With some comparatively minor changes to the previous flight profile, Stjohn and I watched Pod launch, get the gear up immediately, slow down to cool the batteries then dive down from 1,200ft for his first 500ft run.
The noise of the prop surprises people expecting a performance similar to an electric car, but it’s still pretty loud. Judged by eye it was tough to tell if this was a faster average time. It seemed smooth and stable, but all of the telemetry and radio interaction was based in a nearby office so we couldn’t really tell how good the runs had been… until Phill taxied in, shut down and opened the canopy with a huge grin on his face. He knew that he’d been close to the record this time, as did Electroflight founder Roger Targett who decided to mimic the aftermath of the Supermarine S6b Schneider trophy winning run in 1931 and gave Phill a piggyback into the office.
Everybody waited while Andy Roberts, Rolls-Royce Head of Flight Test and Team Lead for the flight test phase of the project, went over the figures. In a very low key and almost surreal environment, Andy confirmed that, subject to FAI ratification, the 3km record had been raised to 345.4mph. The announcement was met by what I initially felt was almost a wave of mild indifference rather than cheers and roars. The level heads that stayed calm during unexpected events were similarly level given that breaking the record was largely what the team had been working towards and expected. It was also a bittersweet moment for the project team who now had to move on to the next piece of work.
Steve flew the aircraft on its 30th and final flight the next day, sadly not quite able to better his already impressive 330mph 15km distance record. The aircraft will be used at a variety of exhibitions this year and is pencilled in to be displayed in a national museum, hopefully with the cowls off so that visitors can appreciate the incredible engineering of the Spirit of Innovation team.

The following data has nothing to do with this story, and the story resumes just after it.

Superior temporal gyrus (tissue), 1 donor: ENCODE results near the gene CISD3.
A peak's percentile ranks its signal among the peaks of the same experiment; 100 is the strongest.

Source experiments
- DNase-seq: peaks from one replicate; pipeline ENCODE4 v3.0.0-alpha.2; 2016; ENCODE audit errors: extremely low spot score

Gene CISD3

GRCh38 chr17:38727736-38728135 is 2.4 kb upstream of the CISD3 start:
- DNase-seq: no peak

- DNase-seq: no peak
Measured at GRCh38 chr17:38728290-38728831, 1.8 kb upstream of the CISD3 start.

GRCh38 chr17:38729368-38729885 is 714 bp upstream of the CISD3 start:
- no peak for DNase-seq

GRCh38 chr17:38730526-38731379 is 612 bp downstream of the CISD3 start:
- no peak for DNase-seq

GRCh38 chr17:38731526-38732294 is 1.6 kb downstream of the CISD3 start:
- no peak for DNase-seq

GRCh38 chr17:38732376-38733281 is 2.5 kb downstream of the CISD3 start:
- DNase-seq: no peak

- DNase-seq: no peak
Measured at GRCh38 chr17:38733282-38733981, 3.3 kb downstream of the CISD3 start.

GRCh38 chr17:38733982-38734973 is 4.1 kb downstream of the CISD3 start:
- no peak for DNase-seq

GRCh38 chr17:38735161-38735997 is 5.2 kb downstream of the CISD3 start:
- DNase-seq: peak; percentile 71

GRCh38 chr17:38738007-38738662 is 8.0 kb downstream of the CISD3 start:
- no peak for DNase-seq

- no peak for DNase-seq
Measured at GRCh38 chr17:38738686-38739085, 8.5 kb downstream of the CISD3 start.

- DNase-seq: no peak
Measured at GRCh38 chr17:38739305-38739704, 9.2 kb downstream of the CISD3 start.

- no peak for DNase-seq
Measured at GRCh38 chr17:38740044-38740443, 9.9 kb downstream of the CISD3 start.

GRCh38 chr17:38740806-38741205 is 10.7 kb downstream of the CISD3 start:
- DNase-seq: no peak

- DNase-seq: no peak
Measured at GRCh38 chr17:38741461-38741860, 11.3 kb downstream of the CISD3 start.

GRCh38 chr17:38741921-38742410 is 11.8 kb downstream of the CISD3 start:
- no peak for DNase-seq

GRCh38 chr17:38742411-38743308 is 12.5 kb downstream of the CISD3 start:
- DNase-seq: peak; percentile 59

What might the team have done differently? With no mechanical failures and the entire electrical propulsion system working exactly as advertised, the project was clearly a massive success. A lighter battery pack would have helped, but as a key structural part of the aircraft I’m not sure any pilot would want to take any shortcuts in that department.
The single biggest improvement to the records would have been location. Pretty much every other aviation record has been set in Reno or New Mexico, with a runway at 5,000ft and a density altitude of 6,000-7,000ft. The team estimated that flying at Reno would have added another 20 to 30mph to the record – which interestingly compares very favourably with the ICE NXT’s record of 415mph. However, the existing electric record was still smashed, and with the patriotic benefit of having been flown from Boscombe Down, the historic and now continued home of UK experimental flight.
The programme has always been about far more than breaking the record, focusing on pushing the technology forward. Spirit of Innovation is a really well-built aircraft demonstrating what electric capability can do. With a focus on high power delivery rather than energy, the aircraft nevertheless managed a flight of 32 minutes at an average speed of 150mph. There is lots of technology that will flow into future urban mobility and hybrid projects, and there is a great battery module which is now marketable for different companies and platforms.
Rob Watson, Rolls-Royce President – Electrical, said, “Staking the claim for the all-electric world-speed record is a fantastic achievement for the ACCEL team and Rolls-Royce. The advanced battery and propulsion technology developed for this programme has exciting applications that will help make ‘jet zero’ a reality.”
This was a real achievement technically for the whole ACCEL team. In the Boscombe officers’ mess on the evening the record was broken, I congratulated Phill who went out of his way to highlight that pilots are just a small part of a much larger team, and he absolutely agreed that every single member had contributed to breaking the record. He paused and then commented, “I’m just glad that I can start eating cake again!”